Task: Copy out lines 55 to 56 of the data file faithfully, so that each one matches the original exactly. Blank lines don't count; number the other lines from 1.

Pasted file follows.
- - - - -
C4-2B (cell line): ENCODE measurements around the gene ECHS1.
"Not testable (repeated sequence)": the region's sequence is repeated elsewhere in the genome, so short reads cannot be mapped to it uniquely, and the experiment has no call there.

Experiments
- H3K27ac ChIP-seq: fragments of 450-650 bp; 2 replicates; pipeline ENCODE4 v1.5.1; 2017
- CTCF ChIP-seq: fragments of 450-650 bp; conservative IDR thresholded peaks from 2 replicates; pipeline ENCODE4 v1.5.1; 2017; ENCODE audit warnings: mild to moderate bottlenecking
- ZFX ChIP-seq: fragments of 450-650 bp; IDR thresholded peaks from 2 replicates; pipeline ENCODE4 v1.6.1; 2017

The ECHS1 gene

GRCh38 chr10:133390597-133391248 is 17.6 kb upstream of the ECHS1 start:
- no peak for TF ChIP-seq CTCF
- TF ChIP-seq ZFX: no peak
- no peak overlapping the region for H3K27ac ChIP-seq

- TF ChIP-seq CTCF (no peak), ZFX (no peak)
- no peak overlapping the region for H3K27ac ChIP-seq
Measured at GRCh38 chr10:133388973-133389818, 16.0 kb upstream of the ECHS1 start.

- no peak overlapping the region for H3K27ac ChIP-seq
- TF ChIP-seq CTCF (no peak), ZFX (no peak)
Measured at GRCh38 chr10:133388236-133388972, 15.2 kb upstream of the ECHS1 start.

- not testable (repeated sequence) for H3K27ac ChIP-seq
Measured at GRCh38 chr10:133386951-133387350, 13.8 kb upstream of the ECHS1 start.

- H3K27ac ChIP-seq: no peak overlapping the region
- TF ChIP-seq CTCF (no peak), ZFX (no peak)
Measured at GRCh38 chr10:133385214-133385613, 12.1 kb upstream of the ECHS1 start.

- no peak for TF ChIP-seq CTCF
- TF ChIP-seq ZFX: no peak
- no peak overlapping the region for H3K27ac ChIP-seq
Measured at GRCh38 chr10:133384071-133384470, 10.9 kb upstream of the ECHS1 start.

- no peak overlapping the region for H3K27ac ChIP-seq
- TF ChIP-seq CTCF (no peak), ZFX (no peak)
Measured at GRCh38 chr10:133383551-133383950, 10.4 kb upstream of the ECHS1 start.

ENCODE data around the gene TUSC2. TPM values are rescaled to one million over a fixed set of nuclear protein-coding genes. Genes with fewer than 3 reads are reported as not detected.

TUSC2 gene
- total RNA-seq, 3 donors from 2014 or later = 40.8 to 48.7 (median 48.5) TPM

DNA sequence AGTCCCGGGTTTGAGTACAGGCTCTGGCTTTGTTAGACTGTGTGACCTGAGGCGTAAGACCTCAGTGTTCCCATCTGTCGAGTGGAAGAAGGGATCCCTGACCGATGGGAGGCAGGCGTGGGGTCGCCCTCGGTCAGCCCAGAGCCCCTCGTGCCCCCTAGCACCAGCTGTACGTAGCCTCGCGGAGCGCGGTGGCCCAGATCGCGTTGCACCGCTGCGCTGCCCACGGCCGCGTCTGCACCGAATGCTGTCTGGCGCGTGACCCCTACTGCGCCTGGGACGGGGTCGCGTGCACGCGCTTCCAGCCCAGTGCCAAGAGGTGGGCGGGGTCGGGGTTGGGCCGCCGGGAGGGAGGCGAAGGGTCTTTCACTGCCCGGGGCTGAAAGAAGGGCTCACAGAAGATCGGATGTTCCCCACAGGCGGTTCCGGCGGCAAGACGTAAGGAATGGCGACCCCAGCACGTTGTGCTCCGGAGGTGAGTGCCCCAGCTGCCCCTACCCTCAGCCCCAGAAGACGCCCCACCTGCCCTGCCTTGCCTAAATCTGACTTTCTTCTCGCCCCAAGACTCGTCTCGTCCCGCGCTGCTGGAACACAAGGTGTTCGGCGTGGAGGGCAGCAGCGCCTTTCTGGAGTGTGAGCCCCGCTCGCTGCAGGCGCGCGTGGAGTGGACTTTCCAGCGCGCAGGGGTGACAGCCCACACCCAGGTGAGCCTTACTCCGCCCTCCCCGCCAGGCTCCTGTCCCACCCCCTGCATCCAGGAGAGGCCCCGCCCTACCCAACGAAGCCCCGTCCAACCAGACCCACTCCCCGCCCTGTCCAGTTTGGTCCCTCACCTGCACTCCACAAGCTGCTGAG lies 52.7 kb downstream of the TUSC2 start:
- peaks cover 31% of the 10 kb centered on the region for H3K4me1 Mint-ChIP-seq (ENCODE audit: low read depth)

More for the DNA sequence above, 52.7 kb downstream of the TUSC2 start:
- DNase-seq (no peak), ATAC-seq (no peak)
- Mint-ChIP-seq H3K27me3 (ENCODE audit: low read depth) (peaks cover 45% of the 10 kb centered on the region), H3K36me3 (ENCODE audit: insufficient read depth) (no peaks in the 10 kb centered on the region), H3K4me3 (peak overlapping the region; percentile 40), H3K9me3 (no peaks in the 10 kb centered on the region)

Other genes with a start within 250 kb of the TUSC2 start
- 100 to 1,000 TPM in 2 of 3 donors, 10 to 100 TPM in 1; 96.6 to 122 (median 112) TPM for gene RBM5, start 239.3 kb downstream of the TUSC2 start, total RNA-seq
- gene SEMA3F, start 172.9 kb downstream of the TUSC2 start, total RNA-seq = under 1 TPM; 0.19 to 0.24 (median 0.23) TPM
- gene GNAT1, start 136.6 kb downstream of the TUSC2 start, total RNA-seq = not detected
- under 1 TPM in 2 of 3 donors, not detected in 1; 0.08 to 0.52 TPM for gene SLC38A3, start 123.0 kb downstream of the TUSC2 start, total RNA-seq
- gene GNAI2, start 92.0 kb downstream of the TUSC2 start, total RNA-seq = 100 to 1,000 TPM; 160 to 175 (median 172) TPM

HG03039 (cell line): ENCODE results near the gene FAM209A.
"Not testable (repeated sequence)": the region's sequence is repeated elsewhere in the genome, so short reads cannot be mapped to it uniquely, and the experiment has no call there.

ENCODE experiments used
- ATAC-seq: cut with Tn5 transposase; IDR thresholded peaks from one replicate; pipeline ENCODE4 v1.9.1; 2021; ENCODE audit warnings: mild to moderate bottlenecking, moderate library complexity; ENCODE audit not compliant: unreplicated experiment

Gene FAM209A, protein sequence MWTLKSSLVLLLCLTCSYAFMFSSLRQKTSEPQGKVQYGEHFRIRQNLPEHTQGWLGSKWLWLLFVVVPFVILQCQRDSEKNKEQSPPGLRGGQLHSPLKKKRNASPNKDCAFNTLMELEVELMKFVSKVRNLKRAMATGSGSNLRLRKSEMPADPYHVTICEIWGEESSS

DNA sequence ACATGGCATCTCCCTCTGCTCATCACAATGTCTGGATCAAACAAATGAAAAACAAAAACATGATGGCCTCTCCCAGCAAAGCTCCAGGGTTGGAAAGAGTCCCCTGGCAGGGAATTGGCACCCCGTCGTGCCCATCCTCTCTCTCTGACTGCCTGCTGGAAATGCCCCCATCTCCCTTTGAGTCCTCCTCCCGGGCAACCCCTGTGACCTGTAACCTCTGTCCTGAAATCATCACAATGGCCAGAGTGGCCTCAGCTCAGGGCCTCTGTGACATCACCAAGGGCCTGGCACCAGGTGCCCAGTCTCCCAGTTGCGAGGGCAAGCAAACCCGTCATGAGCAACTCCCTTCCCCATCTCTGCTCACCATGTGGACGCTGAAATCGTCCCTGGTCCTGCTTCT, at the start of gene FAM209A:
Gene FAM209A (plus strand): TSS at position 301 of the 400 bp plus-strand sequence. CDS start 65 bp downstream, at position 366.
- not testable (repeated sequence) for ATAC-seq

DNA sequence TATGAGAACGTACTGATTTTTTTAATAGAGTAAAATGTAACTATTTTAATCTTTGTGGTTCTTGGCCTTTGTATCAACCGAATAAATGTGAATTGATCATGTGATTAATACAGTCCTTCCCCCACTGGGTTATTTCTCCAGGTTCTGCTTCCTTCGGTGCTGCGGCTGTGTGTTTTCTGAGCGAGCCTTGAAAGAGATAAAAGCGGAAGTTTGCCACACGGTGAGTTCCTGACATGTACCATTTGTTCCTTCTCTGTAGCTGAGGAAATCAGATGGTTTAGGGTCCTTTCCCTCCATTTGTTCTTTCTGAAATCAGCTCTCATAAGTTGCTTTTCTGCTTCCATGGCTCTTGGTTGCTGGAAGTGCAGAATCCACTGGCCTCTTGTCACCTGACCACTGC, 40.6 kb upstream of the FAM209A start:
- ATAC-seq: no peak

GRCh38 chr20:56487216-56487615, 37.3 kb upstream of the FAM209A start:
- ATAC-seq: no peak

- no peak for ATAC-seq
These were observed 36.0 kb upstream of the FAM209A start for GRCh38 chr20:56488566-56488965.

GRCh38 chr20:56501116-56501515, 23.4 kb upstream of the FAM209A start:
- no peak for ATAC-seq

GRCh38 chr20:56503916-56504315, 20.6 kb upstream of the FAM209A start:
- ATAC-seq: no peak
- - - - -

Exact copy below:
- ATAC-seq: no peak

- no peak for ATAC-seq